On Sep 29, 2007, at 9:47 PM, Felipe Contreras wrote:

> Hi,
>
> On 9/29/07, John Joyce <dangerwillrobinsondanger / gmail.com> wrote:
>>>
>>> Yes but what about stuff already encoded in UTF-16?
>>
>> That's why I said read up on unicode!
>> After you read that stuff you'll understand why it's no problem.
>> I'm not going to explain it. Many people understand it, but when
>> explaining it might make mistakes.
>> Read the unicode stuff carefully. It's vital for many things.
>>
>> The only thing you might run into is BOM or Endian-ness, but it's
>> doubtful it will be an issue in most cases.
>>
>> This might get you started.
>> http://www.unicode.org/faq/utf_bom.html#37
>>
>>
>> Even Joel Spoelsky wrote a brief bit on unicode... mostly trumpeting
>> how programmers need to know it and how few actually do.
>> The short version is that UTF-16 is basically wasteful. It uses 2
>> bytes for lower-level code-points (the stuff also known as ASCII
>> range) where UTF-8 does not.
>
> As you suggested I read the article:
> http://www.joelonsoftware.com/articles/Unicode.html
>
> I didn't find anything new. It's just explaining character sets in a
> rather non-specific way. ASCII uses 8 bits, so it can store 256
> characters, so it can't store all the characters in the world, so
> other character sets are needed (really? I would have never guessed
> that). UTF-16 basically stores characters in 2 bytes (that means more
> characters in the world), UTF-8 also allows more characters it doesn't
> necessarily needs 2 bytes, it uses 1, and if the character is beyond
> 127 then it will use 2 bytes. This whole thing can be extended up to 6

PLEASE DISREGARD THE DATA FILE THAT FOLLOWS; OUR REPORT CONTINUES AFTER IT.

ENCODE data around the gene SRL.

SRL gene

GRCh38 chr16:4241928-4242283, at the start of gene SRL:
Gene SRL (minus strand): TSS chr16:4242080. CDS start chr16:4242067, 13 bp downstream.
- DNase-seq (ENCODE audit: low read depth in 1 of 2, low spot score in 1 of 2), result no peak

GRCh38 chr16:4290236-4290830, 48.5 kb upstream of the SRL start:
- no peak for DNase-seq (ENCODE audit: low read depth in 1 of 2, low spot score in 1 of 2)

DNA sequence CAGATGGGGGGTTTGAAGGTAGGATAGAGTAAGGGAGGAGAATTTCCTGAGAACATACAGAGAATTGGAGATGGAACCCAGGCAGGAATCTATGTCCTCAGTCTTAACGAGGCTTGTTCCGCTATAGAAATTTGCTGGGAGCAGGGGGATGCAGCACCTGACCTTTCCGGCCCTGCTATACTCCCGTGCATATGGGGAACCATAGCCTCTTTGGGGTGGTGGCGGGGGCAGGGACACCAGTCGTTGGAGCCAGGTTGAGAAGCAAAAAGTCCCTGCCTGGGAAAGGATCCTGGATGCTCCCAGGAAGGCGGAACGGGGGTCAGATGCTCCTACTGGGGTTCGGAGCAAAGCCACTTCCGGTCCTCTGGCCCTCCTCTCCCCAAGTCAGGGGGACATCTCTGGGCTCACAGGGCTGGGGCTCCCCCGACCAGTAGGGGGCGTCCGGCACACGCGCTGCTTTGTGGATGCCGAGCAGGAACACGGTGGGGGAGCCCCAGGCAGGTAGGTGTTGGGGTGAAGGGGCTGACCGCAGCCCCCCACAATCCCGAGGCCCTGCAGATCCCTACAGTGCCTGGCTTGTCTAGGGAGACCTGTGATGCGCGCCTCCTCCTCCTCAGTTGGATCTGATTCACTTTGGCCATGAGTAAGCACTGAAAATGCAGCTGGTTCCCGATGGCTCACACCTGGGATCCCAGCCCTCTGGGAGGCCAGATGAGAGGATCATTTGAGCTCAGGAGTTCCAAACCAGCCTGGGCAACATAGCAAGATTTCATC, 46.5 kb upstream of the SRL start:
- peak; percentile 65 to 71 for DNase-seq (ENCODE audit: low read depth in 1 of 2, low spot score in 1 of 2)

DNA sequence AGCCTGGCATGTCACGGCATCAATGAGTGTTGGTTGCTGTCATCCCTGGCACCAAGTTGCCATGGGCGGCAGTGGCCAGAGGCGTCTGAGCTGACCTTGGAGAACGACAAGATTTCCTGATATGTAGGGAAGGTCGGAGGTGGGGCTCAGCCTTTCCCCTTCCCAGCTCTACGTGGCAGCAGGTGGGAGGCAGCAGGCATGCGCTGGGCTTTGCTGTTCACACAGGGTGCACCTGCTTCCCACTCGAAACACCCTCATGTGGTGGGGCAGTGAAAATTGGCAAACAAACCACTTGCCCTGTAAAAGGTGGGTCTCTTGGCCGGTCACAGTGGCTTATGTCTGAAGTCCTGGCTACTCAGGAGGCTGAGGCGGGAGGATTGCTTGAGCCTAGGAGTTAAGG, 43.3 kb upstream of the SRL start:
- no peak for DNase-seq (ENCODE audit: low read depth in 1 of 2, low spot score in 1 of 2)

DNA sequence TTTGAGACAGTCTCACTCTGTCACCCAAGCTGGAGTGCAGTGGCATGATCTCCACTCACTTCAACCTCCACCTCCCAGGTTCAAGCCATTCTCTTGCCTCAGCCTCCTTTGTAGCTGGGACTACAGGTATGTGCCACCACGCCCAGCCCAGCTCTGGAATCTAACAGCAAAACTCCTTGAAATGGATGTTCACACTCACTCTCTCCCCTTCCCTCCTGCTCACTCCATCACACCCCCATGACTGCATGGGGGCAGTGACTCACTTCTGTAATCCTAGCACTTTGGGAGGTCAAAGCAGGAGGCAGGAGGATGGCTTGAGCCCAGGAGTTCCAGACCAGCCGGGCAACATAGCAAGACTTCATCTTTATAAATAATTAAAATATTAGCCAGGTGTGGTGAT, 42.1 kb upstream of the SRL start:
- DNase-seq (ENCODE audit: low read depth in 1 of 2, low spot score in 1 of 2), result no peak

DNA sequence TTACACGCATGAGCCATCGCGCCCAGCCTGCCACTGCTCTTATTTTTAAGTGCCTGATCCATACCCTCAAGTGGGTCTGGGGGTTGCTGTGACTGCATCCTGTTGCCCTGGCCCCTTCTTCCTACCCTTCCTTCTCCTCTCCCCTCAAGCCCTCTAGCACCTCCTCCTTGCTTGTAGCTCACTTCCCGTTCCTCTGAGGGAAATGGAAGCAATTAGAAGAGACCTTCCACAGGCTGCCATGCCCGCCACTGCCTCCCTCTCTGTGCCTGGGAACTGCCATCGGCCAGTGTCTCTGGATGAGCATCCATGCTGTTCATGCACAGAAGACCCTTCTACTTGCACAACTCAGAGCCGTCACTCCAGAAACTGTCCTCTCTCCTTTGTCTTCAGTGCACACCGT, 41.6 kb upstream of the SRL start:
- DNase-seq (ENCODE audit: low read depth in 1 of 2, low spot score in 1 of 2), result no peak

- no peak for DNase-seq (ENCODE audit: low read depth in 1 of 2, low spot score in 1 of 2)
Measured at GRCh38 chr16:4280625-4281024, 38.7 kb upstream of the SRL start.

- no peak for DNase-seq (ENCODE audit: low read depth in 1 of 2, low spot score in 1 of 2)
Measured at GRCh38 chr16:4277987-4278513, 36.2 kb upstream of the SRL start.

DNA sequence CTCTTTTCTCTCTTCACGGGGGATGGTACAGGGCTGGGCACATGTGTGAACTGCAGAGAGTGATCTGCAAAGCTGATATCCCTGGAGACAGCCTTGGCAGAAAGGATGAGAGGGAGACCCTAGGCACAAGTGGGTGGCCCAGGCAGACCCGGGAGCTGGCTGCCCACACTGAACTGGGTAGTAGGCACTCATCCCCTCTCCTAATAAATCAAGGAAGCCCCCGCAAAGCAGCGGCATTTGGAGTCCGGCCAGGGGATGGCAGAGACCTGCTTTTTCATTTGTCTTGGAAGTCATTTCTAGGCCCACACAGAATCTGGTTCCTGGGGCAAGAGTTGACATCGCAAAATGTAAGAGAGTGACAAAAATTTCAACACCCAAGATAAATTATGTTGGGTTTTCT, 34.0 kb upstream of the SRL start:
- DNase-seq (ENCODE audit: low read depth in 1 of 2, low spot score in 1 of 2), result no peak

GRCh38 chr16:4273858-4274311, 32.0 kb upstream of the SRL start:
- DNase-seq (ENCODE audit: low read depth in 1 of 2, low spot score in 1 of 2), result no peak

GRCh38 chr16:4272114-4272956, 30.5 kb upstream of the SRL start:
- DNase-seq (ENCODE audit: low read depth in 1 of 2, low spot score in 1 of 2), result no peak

> bytes.
>
> So what exactly am I looking for here?
>
>> You really need to spend an afternoon reading about unicode. It
>> should be required in any computer science program as part of an
>> encoding course, Americans in particular are often the ones who know
>> the least about it....
>
> What is there to know about Unicode? There's a couple of character
> sets, use UTF-8, and remember that one character != one byte. Is there
> anything else for practical purposes?
>
> I'm sorry if I'm being rude, but I really don't like when people tell
> me to read stuff I already know.
>
> My question is still there:
>
> Let's say I want to rename a file "fooobar", and remove the third "o",
> but it's UTF-16, and Ruby only supports UTF-8, so I remove the "o" and
> of course there will still be a 0x00 in there. That's if the string is
> recognized at all.
>
> Why is there no issue with UTF-16 if only UTF-8 is supported?
>
> I don't mind reading some more if I can actually find the answer.
>
> Best regards.
>
> --  
> Felipe Contreras
>
Hmm... you should consider converting it to utf-8 via iconv.
There is a gem for iconv
This will keep your data intact, but you might need to convert it  
back to utf-16 later.

I believe filenames on windows are actually utf-8,
Files' contents are generally written in utf-16

Could be wrong on this...
but test it and see!
Try to to open a file with non-ascii range characters in irb and see  
what happens.
If it fails, no harm done.